Author Topic: Best Touring Tent  (Read 53702 times)

jags

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Re: Best Touring Tent
« Reply #90 on: July 24, 2017, 10:51:22 PM »
great tent  but man is it expensive  :o
still say no more if your happy thats all that counts. 8)

happy camping.

jags.

jul

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Re: Best Touring Tent
« Reply #91 on: July 25, 2017, 03:04:07 AM »
great tent  but man is it expensive  :o
still say no more if your happy thats all that counts. 8)

happy camping.

jags.

Thanks but i bought my tent half price so 321 euros bargain jags ! 😉

Danneaux

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Re: Best Touring Tent
« Reply #92 on: July 25, 2017, 03:35:04 AM »
What a lovely tent, Julien! All best wishes for many happy times with it; looking forward about hearing how it works for you.

Congratulations on a successful end to a long search!

All the best,

Dan.

jags

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Re: Best Touring Tent
« Reply #93 on: July 25, 2017, 07:53:44 PM »
great tent  but man is it expensive  :o
still say no more if your happy thats all that counts. 8)

happy camping.

jags.

Thanks but i bought my tent half price so 321 euros bargain jags ! 😉

for sure best of luck with it.

jags

jul

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Re: Best Touring Tent
« Reply #94 on: July 29, 2017, 12:30:00 PM »
Thanks to you







Bag size with footprint inside : 50x16 cm
2.6 kg

« Last Edit: July 29, 2017, 01:58:01 PM by julio »

jags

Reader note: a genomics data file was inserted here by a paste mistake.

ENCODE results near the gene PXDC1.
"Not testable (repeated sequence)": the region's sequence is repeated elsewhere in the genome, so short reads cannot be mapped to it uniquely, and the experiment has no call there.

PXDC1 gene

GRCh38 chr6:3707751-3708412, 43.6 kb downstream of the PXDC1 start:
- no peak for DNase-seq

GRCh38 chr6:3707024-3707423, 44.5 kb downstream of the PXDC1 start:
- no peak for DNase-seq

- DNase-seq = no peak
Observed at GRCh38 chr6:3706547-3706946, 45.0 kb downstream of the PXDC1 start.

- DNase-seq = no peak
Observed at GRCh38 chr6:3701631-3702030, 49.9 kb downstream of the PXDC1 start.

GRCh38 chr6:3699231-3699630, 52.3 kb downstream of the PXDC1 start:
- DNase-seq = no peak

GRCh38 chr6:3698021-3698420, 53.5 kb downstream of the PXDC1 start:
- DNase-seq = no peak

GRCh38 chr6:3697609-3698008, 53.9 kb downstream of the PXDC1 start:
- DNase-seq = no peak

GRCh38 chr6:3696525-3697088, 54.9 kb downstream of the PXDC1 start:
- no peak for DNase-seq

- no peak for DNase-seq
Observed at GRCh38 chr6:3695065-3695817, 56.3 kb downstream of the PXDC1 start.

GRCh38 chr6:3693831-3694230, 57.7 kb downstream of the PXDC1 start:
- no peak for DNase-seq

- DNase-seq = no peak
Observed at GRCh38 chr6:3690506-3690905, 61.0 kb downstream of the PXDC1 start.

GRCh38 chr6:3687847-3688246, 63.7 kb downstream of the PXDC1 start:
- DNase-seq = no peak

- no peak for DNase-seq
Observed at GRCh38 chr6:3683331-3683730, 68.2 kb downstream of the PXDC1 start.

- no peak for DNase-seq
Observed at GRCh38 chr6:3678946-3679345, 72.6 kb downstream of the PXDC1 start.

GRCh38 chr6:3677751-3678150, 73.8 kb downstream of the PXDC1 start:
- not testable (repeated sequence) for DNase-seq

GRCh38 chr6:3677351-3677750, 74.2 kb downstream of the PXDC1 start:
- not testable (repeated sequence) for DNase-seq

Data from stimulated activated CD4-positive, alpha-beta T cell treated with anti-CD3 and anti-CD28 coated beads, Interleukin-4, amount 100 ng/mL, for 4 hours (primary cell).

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Re: Best Touring Tent
« Reply #95 on: July 29, 2017, 03:35:46 PM »
Well done enjoy your camping you certainly
Have a class tent to keep you from any bad weather will u cook in it .

Anto.

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Re: Best Touring Tent
« Reply #96 on: September 10, 2017, 09:54:02 PM »
That is one nice tent, Julian. It's strangely similar to a Chinese tent that I got recently. The NatureHike Cloud UP 2 is very well made but it doesn't have the large porch, however it weighs in at around 1.8Kg - 72 with free footprint. I also got a Vango Omega 250 which is ginormous with a large porch that I can get Scout into but it's 4.19Kg :(  My requirements are a little different to most folks as I have my dog, Hamish (and his trailer!), to consider. I've had both up on the lawn but not yet used them for real. I'm now worried about all the weight to be loaded on to a Thorn RST and my ability to propel the whole thing........ and don't even talk to me about getting it all on a train ??? ::)


Janet
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jags

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Re: Best Touring Tent
« Reply #97 on: September 10, 2017, 10:22:08 PM »
i have a nature hike cloud up 2  haven't used it as yet but yeah it's probably as good as any other tent ,mind u i'm no tent expert but sure if it keeps out wind and rain  jobs a good one  ;)


anto.

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Re: Best Touring Tent
« Reply #98 on: September 11, 2017, 07:38:52 PM »
Anto, have you seen the review of the Cloud on YouTube? https://www.youtube.com/watch?v=17XT1P3Ipd8 and https://www.youtube.com/watch?v=ZOhHpiZ9_oA
The reviewer gives some good tips for getting round a problem with the design.

Janet
Scout & Bettina's slave!

jags

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Re: Best Touring Tent
« Reply #99 on: September 11, 2017, 08:15:47 PM »
cheers Janet i'll pop over there now.
wife away on holidays so im here alone totally fed up :'( :'( :'(
 so utube here i come.

anto.
thanks.

jags

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Re: Best Touring Tent
« Reply #100 on: September 11, 2017, 09:23:57 PM »
Yes seen it I also made the improvement,s  rather have my mountain hardware t ho.

jul

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Re: Best Touring Tent
« Reply #101 on: September 24, 2017, 02:52:09 PM »